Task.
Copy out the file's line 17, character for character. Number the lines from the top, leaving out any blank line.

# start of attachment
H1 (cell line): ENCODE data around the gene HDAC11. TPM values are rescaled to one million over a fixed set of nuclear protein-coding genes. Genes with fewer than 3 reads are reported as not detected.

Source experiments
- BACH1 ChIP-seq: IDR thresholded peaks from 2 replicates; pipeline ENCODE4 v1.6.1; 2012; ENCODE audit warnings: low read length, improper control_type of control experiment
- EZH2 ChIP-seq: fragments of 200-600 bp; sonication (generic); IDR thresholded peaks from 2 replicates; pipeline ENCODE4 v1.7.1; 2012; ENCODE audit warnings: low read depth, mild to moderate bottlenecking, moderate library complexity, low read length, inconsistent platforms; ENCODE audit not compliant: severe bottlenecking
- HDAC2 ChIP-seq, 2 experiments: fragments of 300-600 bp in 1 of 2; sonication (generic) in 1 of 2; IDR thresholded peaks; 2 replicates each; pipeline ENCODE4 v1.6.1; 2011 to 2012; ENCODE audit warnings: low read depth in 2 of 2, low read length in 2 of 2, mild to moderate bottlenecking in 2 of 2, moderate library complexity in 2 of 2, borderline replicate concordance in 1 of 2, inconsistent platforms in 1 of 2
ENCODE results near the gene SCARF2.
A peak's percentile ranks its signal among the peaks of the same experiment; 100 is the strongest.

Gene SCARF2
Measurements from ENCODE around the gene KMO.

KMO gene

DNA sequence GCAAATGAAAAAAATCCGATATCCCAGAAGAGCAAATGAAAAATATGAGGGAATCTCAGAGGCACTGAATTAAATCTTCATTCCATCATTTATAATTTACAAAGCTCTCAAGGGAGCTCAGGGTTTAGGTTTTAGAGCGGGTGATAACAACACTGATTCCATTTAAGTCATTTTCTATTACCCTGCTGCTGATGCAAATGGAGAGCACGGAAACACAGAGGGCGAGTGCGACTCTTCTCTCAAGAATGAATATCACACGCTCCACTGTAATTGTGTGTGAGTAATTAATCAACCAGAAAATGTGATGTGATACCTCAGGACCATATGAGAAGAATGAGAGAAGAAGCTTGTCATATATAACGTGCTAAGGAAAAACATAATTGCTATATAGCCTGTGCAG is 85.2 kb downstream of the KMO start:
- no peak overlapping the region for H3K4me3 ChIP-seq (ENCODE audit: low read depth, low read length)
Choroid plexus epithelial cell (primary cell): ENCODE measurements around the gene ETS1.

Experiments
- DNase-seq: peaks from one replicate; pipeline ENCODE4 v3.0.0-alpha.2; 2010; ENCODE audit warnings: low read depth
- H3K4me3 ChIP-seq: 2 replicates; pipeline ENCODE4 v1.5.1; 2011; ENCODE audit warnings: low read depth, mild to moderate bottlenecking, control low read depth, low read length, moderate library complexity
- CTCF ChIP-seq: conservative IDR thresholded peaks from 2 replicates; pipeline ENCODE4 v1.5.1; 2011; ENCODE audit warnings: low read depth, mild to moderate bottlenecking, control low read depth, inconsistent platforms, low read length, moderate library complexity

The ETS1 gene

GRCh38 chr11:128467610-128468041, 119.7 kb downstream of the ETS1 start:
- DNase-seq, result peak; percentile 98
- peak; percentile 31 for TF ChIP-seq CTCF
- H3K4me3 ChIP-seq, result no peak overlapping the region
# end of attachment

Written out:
- CTCF ChIP-seq: conservative IDR thresholded peaks from 2 replicates; pipeline ENCODE4 v1.5.1; 2011; ENCODE audit warnings: low read depth, mild to moderate bottlenecking, control low read depth, inconsistent platforms, low read length, moderate library complexity